Post by Glen Fi » Tue, 21 Mar 1995 23:59:27





>....
>: Doubtless you will tell me I'm wrong, but OS2 seems to have basically only
>: two kinds of users: zealots and those with corporate turnkey applications.
>: If that continues, and IBM does not drop OS2 entirely, OS2 will end up
>: in essentially the same place UNIX on the PC is.

>You're quite correct, but you left out a major category... developers
>.... there are a large number of developers using OS/2... especially
>DOS developers.  If you add up "zealots" + turnkey apps + developers
>you literally have >90% the OS/2 installed base.  Even if you're
>crazy enough to believe OS/2 has 10 million copies in use, that
>would only leave 1 million "normal" users and < 5 million in
>use by people at all (over half of OS/2 copies in use are used
>in service-oriented turnkey-style situations).  If you use
>a more realistic figure for the number of copies in use like
>4,000,000, it is easy to see why there is no mainstream app support.

>--


Bzzzzzzzz.  Wrong....  Where do you come up with these numbers ?? They
are purely conjecture, and are more opinion than fact.  Having been a
speaker to several user's groups (and other functions) the mix, IMHO,
is more like.....

corporate+government+homeuser(normal)+turn_key+developer+student+zealot.

The demand for native apps is created if the user does not have any other
alternative.  If I was a developer I would develop for the most common
base.  If I had 'extra' resources I would then develop for a 'native'
platform.

------------------------------------------------------------------------

-- TEAM OS/2                       AOL        : glenfine              --
-- The opinions expressed are my own, and not those of IBM            --
-- An Expert contractor at IBM Boca ................................. --
------------------------------------------------------------------------

 
 
 

Some thoughts on the OS/2 marketplace.

Post by Dave Polic » Wed, 22 Mar 1995 09:08:04


Cameron Tanner writes

Quote:> Mesa from Athena design.  [..]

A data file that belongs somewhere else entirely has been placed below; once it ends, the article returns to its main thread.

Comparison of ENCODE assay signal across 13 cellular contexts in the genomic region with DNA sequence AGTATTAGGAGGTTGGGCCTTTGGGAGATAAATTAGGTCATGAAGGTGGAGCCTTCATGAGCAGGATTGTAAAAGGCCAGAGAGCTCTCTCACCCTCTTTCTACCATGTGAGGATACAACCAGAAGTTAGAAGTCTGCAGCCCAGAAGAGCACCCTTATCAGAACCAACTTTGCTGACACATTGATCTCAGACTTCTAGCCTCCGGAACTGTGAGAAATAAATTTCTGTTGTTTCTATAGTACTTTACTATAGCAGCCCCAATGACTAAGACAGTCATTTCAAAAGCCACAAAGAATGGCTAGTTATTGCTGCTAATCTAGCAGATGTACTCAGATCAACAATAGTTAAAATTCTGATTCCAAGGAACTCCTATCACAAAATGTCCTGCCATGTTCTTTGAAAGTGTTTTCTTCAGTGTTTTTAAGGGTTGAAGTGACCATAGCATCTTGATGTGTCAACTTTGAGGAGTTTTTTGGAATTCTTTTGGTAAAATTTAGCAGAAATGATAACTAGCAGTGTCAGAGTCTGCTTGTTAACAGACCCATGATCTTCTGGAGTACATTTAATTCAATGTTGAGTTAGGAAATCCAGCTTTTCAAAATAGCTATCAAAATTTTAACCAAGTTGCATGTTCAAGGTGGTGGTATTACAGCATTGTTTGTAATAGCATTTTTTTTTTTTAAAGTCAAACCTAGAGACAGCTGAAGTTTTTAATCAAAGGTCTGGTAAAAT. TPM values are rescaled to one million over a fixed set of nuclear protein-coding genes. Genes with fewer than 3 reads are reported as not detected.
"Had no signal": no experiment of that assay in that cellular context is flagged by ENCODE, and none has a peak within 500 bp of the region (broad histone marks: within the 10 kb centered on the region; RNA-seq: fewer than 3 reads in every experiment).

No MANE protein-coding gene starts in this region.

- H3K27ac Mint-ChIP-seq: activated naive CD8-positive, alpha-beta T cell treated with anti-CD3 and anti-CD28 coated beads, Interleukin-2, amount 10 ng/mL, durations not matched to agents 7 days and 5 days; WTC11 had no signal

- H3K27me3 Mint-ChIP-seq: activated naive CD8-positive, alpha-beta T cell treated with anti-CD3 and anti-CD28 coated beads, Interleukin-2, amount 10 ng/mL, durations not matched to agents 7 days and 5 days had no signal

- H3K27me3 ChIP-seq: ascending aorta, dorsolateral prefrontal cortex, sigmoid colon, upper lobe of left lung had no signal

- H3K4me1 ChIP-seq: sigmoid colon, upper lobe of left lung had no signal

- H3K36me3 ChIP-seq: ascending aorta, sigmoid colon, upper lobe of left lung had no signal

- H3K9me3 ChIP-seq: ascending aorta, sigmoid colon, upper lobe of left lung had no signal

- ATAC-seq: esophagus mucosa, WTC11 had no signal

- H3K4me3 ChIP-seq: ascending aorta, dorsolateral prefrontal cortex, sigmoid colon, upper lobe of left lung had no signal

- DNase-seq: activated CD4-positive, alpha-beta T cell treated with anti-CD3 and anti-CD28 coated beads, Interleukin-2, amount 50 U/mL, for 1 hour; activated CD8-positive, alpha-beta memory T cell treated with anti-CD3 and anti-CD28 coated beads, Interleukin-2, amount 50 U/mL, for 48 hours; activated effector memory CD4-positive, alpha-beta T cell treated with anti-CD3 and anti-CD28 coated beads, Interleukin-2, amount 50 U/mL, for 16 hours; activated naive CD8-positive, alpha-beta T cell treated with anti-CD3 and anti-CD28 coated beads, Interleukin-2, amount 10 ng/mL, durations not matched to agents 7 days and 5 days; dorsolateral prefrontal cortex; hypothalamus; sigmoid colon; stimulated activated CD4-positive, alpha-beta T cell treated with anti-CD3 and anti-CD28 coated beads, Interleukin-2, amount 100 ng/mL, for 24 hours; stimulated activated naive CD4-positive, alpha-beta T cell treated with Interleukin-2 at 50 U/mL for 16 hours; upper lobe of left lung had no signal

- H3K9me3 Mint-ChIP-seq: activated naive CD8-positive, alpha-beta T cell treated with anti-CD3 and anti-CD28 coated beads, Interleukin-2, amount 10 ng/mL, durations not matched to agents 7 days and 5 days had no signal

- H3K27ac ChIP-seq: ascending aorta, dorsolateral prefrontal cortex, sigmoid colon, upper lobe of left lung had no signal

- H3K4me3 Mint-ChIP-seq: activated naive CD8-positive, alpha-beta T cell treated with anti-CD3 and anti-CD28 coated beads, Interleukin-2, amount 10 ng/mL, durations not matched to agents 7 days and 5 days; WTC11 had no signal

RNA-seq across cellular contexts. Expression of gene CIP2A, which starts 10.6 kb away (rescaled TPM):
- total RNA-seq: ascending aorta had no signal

>  Numeric entry is clumsy, page up/down keys are non
> functional, etc.  [..]  Oh, I forgot to mention that mesa corrupts WPS
> graphics.  
> There are two ways of solving this problem 1) reboot as suggested
> by people who like and have an interest in mesa or
> 2) mesa could fix this
> problem and mail us upgrades.  Solution 1 is a software vendors de facto
> repair for most bugs.  Once again, yes, I own this software and it has
> gathered much dust on my shelf since December.  Ruling, help I've fallen
> and I can't get up/promising/edsel.

  I'm sorry your copy of Mesa 2 has been gathering dust since December.  
Athena Design released a free update in January -- Mesa 2.0.1 -- that  
fixed the page-up/down bug and the WPS problems you describe. It can be  
downloaded from the following sites:
        hobbes.nmsu.edu: /os2/32bit/demos/mesa201.zip
        ftp.athena.com: /pub/Mesa2/mesa201.zip & mesa201.txt

  We also made it available on CompuServe, through the OS2AVEN forum.
To obtain it:
1. Go OS2AVEN
2. Select Libraries
3. Select the Other Vendors 'group'
4. download the files MESA2.ZIP and/or MESA2.TXT

  I can't find any record of you as a registered user, BTW, which is  
probably why you didn't receive the notification of the upgrade when we  
announced it to all our registered users. (I've been very hesitant to post  
new-release announcements publically to newsgroups, since they are usually  
verbotten.)  

  I recommend you blow off the dust and download the upgrade. I also  

may have (regarding "clumsy numeric entry", etc.). While we try to stay  
a* of the net, it's obviously much easier for us (and any software  
developer) to be responsive to our customers when they contact us  
directly.

  To other folks -- sorry if the subject header is misleading... I don't  
currently have any thoughts on the OS/2 marketplace beyond the fact that  
we're in it and will do our best to satisfy its needs. I just wanted to  
make sure that nobody was misled by Mr. Tanner's inaccuracies.

                                        -dave
--

    Product Development Manager,  Athena Design, Inc.      
    332 Congress Street Boston MA 02210
CLAIMER: The opinions expressed in this post are those of pretty much  
everyone at Athena Design. You can consider me an official spokesdroid if  
you wish.

 
 
 

Some thoughts on the OS/2 marketplace.

Post by Earl H. Kinmon » Wed, 22 Mar 1995 07:15:50



: : Doubtless you will tell me I'm wrong, but OS2 seems to have basically only
: : two kinds of users: zealots and those with corporate turnkey applications.
: : If that continues, and IBM does not drop OS2 entirely, OS2 will end up
: : in essentially the same place UNIX on the PC is.

: You're quite correct, but you left out a major category... developers

I'm curious.  What does OS2 offer developers?  That was something that
attracted me to OS2, but I've had so much trouble getting the basic
system to a reliable, stable state, I've not had time to test out the
Borland compiler I bought and have made only limited use of the OS2